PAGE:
Short bio, where are you from, what is your background?

I’m a Lithuanian and Irish conceptual artist based in Chicago, IL. I received an Associates degree in psychology from North Park University and a Bachelor’s degree in Photography from Columbia College.

Tell us about your project that is in the exhibition.

Drawn to their beautiful fragility, I have collected photographs of flowers from across the country. When housebound, I took my art towards conceptual images of found beauty. The photos united are unreal and take you to an imaginary world.

What is your process like when you're making work?

When choosing the photos I want to work with, I search for colors that will compliment each other. It depends on what I want the mood of the image to be, but it’s usually the mood I’m in. The labor of the work is in the details such as, the angles of certain aspects and digitally cutting, copying, and pasting everything together.

How does mental health or wellness factor into the creation of your work?

This work makes me feel accomplished, to know that I can still create beauty in the world. I take great strides in my work when I’m hypo-manic and when I’m depressed I can use this as a coping mechanism.

How did you begin this project?

During a summer semester of art school there was a chosen assignment. I was inspired by the kids that could use multiple photos to create one intricate image. I’d always been drawn to kaleidoscopes and I wanted to use beautiful images of flowers that, in the real world, often fade into the colors of the background. I turned it into something that stood out. It was rewarding so I decided to master that craft.

Was the process of creating this project helpful for dealing with the emotion or issue you're describing in your images?

Making an image is a coping mechanism for sure. However, when I create an image I can look at it and remember who I made it for, even if they don’t know I made it for them. I can look at it and remember all my present emotions that held my attention during the creative process. When I look at these images I see them as beautiful memories instead of negative emotions.

Has the pandemic shifted the way you approach your work at all?

Yes, I feel empowered that, even when forced to, I’m able to make something beautiful all by myself. Without the pandemic I don’t think these photos would be in the universe.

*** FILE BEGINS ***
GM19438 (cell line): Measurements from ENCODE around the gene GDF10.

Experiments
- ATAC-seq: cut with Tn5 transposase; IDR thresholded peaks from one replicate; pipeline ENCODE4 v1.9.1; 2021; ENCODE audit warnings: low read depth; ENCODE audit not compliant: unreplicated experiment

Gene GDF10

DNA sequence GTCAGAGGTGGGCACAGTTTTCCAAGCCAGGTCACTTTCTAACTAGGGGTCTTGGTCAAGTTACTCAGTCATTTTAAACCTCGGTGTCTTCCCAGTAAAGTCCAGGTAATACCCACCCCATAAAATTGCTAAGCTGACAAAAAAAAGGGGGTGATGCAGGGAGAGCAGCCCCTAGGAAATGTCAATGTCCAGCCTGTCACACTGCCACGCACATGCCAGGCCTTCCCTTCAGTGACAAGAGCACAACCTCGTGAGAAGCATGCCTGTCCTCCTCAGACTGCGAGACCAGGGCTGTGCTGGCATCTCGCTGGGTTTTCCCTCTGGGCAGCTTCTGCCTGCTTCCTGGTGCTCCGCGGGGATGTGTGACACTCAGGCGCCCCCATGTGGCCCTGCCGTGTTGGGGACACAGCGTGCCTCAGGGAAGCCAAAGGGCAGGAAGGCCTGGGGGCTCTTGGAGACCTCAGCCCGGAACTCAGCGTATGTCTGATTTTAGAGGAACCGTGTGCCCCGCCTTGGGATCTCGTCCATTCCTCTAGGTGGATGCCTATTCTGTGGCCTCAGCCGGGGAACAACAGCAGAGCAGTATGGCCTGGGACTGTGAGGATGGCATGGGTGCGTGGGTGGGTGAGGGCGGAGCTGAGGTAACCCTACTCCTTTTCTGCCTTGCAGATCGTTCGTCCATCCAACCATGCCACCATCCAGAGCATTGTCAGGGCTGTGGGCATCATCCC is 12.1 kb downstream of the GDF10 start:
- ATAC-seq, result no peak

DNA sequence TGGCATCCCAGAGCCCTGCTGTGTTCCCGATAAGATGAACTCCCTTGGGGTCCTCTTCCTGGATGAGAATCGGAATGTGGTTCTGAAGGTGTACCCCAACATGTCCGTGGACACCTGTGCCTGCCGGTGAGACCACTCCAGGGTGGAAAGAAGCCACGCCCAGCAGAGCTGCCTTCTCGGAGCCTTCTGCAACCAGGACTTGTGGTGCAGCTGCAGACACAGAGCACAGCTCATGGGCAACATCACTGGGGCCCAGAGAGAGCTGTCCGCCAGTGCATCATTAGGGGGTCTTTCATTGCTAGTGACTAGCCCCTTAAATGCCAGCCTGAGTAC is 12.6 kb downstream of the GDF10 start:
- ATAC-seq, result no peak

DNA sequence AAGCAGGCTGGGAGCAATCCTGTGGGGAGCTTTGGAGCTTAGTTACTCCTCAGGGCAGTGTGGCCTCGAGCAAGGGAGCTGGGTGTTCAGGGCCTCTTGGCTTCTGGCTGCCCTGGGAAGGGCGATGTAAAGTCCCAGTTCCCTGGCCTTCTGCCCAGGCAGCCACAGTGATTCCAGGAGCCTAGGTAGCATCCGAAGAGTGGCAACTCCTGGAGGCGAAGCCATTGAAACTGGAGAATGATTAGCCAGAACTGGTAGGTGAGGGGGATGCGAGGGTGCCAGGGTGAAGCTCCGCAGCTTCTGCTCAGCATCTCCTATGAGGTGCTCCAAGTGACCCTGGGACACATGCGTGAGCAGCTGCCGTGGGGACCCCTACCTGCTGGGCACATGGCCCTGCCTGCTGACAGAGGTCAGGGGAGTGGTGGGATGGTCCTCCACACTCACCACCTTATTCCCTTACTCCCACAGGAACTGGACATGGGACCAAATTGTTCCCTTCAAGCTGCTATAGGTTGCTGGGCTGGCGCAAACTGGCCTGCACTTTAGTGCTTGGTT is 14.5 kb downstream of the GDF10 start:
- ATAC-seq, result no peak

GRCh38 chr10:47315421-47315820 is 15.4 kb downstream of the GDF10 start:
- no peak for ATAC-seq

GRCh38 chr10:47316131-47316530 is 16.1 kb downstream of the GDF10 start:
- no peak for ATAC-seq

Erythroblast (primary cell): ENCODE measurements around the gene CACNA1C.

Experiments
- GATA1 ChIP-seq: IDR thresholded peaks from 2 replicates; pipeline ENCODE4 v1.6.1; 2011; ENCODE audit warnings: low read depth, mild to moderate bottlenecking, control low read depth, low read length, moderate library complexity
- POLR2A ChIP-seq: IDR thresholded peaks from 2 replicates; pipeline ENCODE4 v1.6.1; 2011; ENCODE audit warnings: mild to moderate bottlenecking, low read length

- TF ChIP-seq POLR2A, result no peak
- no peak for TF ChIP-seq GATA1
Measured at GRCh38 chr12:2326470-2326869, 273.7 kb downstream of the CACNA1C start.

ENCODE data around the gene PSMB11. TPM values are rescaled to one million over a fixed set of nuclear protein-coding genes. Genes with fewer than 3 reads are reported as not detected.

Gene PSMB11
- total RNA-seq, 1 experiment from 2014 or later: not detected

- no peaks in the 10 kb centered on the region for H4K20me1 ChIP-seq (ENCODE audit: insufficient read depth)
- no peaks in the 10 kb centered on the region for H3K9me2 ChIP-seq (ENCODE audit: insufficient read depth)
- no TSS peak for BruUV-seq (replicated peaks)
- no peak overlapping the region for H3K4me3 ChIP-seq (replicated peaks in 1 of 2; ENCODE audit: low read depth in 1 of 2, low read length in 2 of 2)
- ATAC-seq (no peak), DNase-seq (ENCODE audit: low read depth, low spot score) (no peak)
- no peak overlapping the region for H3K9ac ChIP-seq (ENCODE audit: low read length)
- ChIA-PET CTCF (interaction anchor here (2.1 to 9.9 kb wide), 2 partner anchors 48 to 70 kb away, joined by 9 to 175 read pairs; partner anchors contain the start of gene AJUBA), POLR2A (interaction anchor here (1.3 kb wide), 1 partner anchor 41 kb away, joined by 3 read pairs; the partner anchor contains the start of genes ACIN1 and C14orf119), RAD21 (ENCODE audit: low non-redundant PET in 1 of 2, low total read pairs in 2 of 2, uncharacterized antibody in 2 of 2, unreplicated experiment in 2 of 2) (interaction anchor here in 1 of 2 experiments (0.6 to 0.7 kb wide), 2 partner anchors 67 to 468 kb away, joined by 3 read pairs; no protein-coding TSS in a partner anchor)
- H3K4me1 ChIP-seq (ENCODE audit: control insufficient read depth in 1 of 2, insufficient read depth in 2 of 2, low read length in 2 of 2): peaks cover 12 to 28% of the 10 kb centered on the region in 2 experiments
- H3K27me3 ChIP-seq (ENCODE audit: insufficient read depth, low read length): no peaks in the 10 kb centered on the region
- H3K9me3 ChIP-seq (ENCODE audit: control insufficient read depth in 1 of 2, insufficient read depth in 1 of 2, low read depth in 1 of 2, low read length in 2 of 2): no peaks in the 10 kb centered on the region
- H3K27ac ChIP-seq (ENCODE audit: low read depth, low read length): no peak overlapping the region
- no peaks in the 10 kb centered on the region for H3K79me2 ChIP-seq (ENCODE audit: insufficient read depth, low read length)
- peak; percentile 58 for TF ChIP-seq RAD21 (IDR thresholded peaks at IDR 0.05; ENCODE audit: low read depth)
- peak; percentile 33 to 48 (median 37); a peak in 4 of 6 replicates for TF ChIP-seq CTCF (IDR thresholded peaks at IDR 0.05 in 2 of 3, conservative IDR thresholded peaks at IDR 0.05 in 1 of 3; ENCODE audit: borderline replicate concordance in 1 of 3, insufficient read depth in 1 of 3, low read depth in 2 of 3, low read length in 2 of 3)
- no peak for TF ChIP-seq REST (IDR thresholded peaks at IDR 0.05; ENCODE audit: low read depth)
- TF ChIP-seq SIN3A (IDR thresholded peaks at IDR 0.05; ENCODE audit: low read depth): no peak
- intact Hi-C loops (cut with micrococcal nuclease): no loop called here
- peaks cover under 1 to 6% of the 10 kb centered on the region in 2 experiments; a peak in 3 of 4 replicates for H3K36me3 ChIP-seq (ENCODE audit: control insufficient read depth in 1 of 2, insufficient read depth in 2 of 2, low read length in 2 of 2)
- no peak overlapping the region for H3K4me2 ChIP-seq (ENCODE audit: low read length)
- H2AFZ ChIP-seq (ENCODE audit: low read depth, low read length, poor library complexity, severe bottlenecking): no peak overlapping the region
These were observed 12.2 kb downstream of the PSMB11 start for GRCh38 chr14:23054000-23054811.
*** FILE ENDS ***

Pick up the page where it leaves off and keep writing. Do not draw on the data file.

Has the stigma around mental health affected your art practice? The stigma around mental health makes it hard for me to be honest, even to my family, about what I’m struggling with. I’ve always been more reserved around most people and it’s because I’m scared to be vulnerable. These images, and their titles are an inside look to peak at my most intimate feelings. I usually make a piece when I’m really happy or really sad. I tend to get stuck when I’m feeling steady. That’s also hard because it perpetuates the mentality that this work relies on the instability of my mental health.

How has stigma affected your life in general?

In my childhood it turned friends away from me because I was “too much.” I was just a kid whose parents were doing more than most to help me. In that way I was lucky. I just turned 30 and I’ve just become comfortable this past year with being more open about my mental health struggles. I think this is because I feel like I’ve conquered being victim to my feelings. It’s strange because now that I’ve come out of hospitals and institutions I feel comfortable being more open about my struggles. I think the biggest judge of my mental illness is myself. I learned from stigma that working on my mental illness isn’t something to be proud of in the face of it but I should be proud of pushing past it, which is not at all true. It’s a constant battle that I struggle with every day. Even when I am happy it’s hard to grapple the fact that this will never go away. I’m not sad that it’s forever, I just want to be a pillar of strength for others. How do you think Art could help end stigma around mental illness and mental health? I think art is the most honest form of who we are. For instance, my most recent work was made in hiding. This wasn’t only due to the pandemic but also because of my anxiety and the way I second guess myself in situations. Therefore, if everyone made some form of art we could each have a glance of intimacy. Now that two people are vulnerable, it’s easier to bond.

Is there anything else you would like folks viewing your work to know about it or in general? What are your closing thoughts?

My only closing thought is that I believe people should pay attention to the details. It’s the easiest way to help someone.

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